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Interview with Scott Masterson


How did you become a writer?

I always loved to write stories as a child. Homemade books, plays with friends, and as I got older, short films and screenplays. I ultimately became a writer for advertising, but I had stories and characters in my head that I knew my kids, and others like them, would love. So, I set out to get all of them on paper and bring them to life.


What inspires you to write?

I’m definitely inspired by my kids and the joy they get from great stories and interesting characters. But I’m also inspired by my own experiences, like exciting places I’ve traveled to, memorable people I’ve met, important conversations that I’ve had. I believe it’s best to start with an event or a concept that takes up a lot of real estate in your own memory.


How do you develop your plot and characters?

Personally, I almost always want there to be an “awww…” moment at the end. A warm and fuzzy feeling that makes you smile and confirms your love for the characters. From there, I basically work backwards, finding how they get to that place and how that payoff moment will either surprise us or work as a great punchline for the fun.


Could you share some of your challenges as a writer?

As a writer from the advertising world, one challenge that I’ve always faced was finding ways to simplify BIG ideas and enforce an economy of words in a narrative. As a writer, I’ve had to build that skill, because my instinct is to overexplain. But that training uniquely prepared me to write for children. Being able to construct a story, with complicated ideas, while maintaining a fun tone and keeping the language as minimal as possible is a skill I’ve worked hard to learn.


Tell me about your protagonist. What's your favorite trait and/or weakness?

The protagonist in my story, TRADING UP, is a young boy in urban Guatemala. What I love about him is that he’s not only an idea guy, but he’s also a spontaneous doer. We all have ideas, and a lot of us never act on them or put off executing those ideas for later. But this character jumps right in. In this story, he sees a problem, has a fairly ambitious idea about how to solve it, and quite literally runs out the door to make it happen. And he never doubts it will work. While that is probably his most impressive trait, it’s surely one that will eventually get him into tricky situations or lead to failure. But knowing him, he’ll have an idea for that too.


What are your current/future projects?

As a filmmaker, I’m a big fan of writing dialogue. I also love reading books to my kids that are dialogue-driven because you get to create voices and be performative in your storytelling. With that in mind, I’ve been working on two different book series that tell stories through the recurring characters’ dialogue with each other. The first series follows two characters that engage in some big concept conversations about common social issues. The second features two different characters that are learning about sports and the lessons that come with playing them.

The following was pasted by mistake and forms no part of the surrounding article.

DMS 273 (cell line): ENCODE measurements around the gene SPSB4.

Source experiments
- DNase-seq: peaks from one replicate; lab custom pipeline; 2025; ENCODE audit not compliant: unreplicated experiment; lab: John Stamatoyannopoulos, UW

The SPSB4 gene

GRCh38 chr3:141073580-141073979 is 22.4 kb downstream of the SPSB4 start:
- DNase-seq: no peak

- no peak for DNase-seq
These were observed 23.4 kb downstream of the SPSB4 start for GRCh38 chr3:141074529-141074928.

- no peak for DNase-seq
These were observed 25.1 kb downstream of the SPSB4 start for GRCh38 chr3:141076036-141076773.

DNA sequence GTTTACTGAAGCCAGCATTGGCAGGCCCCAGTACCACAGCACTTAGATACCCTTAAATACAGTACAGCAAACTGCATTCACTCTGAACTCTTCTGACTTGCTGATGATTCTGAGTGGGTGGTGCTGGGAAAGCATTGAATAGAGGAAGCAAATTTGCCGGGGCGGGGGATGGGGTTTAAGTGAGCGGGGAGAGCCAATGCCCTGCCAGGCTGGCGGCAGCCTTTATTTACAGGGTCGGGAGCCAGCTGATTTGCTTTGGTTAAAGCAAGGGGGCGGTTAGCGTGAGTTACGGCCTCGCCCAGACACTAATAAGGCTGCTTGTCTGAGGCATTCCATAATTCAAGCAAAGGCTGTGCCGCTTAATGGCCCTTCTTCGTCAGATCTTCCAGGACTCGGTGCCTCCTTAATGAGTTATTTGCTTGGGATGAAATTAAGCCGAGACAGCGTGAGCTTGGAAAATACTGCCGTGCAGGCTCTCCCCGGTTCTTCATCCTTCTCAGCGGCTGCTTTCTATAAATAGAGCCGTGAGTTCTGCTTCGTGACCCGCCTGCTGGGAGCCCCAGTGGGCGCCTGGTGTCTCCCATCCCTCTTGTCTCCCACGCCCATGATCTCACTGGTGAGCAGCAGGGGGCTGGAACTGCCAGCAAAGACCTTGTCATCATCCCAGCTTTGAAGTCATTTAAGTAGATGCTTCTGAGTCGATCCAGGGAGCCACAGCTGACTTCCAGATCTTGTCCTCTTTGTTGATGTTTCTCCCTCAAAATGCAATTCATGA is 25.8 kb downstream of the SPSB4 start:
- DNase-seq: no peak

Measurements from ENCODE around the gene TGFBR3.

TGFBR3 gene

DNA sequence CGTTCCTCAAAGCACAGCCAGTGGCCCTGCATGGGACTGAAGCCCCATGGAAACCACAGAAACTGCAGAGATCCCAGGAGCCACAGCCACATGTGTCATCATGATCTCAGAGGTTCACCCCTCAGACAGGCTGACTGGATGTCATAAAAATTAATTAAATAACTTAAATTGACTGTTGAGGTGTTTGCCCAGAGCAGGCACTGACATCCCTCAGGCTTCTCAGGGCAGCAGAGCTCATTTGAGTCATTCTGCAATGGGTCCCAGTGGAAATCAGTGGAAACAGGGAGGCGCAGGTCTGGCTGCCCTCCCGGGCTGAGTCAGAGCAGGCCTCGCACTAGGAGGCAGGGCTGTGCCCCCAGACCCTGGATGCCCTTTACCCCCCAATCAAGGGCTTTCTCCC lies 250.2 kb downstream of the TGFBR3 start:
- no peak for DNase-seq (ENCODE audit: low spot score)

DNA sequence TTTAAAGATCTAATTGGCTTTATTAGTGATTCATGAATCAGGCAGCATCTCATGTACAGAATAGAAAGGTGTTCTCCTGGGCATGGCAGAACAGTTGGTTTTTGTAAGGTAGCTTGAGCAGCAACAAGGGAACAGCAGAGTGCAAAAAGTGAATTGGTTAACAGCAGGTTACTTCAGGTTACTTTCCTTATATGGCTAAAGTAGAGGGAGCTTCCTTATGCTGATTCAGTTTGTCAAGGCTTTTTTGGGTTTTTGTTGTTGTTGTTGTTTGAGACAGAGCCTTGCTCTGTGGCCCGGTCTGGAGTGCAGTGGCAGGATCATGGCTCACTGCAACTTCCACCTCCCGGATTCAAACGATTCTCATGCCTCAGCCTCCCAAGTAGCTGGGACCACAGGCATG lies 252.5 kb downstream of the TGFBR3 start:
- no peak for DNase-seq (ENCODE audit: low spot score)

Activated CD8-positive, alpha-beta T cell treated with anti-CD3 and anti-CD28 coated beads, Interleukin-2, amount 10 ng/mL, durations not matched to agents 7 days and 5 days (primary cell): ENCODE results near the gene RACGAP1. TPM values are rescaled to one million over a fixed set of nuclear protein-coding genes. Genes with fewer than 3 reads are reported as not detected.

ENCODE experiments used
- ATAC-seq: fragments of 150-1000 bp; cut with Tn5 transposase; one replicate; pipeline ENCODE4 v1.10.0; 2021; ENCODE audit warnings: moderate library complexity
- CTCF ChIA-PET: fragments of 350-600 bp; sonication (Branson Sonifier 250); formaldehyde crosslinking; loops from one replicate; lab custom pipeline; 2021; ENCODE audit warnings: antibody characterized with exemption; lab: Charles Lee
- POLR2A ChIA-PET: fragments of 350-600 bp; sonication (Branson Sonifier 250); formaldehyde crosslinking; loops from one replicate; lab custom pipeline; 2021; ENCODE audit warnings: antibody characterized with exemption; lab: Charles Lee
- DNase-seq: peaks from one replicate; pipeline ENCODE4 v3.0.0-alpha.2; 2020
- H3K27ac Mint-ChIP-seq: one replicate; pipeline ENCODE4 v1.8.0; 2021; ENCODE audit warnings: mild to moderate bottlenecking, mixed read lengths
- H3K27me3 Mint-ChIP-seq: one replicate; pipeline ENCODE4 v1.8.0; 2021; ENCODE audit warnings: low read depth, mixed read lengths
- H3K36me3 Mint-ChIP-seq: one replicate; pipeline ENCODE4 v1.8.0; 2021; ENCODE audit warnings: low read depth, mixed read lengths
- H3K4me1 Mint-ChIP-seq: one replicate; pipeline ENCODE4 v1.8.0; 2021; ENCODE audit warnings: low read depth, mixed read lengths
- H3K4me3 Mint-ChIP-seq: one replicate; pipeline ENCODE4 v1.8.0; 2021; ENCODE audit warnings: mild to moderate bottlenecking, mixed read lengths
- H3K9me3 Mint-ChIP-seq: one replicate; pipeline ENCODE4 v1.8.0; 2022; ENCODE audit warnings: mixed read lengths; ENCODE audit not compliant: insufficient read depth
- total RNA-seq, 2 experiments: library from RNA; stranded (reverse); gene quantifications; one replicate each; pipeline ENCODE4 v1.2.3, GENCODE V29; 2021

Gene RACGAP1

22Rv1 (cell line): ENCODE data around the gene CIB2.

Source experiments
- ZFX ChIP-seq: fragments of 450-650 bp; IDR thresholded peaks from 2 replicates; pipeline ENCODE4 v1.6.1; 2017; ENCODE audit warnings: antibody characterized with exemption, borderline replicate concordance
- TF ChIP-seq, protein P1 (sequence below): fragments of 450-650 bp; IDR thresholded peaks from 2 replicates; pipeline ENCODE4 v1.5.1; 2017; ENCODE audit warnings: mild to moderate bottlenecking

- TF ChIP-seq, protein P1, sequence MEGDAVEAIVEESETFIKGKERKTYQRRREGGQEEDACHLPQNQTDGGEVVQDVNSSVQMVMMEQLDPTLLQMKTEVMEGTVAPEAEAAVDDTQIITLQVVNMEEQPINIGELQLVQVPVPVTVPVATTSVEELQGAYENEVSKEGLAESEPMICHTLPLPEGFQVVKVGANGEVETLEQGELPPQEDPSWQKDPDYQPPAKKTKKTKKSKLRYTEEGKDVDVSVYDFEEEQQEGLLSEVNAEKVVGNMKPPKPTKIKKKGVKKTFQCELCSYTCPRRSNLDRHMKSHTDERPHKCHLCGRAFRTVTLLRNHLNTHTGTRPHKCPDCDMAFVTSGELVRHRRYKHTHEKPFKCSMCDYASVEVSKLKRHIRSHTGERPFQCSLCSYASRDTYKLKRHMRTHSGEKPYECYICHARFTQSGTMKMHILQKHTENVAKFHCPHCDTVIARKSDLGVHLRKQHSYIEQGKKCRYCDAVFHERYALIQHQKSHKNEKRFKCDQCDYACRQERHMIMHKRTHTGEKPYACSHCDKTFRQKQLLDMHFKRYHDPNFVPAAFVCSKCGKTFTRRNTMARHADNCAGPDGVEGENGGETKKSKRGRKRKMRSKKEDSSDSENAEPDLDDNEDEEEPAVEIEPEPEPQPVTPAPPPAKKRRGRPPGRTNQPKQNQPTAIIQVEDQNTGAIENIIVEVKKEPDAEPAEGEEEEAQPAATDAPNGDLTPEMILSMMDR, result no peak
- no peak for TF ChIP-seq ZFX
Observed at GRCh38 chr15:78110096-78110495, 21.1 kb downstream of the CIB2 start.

Do you have a routine you follow when writing?

I wouldn’t necessarily say that I have a general routine when it comes to writing, but there are certainly comforts that I need to provide myself in order to feel creative. I need to find a place and time when I won’t be interrupted. That’s most important and very hard to come by with kids. But I have a hard time regaining momentum after any break in concentration. Then I like to listen to music (without lyrics), find a comfortable chair, and have my favorite tea. The goal is to be in a mindset where I don’t need or want anything else for a while, so I can focus on the story in my head.


If you could go back in time and give yourself advice, what would it be?

I suppose I would tell my younger self to write more. I was always a storyteller and filmmaker and I would write when I had an idea that I wanted to execute, whether it was a film, a play, or even a pretend book as a kid. But what I know now is that writing, like many things, is something you get better at the more you do it. Sounds easy enough, but I feel like I always relied on whatever basic talent I had to just get me to a final product. I wish that I had written more things that I would do nothing with, just to learn and find my voice sooner.


Do you have any advice for aspiring writers?

While I am not incredibly comfortable giving advice as a writer yet, I would only want to encourage anyone with a passion for storytelling to get every idea out of you. I assume others like me have a nonstop flow of ideas and excitement about those ideas. When it comes to myself, I know that most of them are bad ideas, but some of them have legs. I’ve learned you need to experiment with ALL of them, good or bad, and learn from them and try to problem solve where it’s necessary, follow your instinct when it takes you somewhere, and once you’ve exhausted all efforts, eventually say goodbye to ones that just aren’t singing. But I would say embrace the process and you’ll discover a lot about your stories and a lot about yourself as an artist.


What is your preferred method for readers to get in touch with you?

If this is for people to reach out via the Metamorphosis website, you can direct them to my website or Instagram.

WEBISTE: scottmasterson.com

IG: @scottmasterson1

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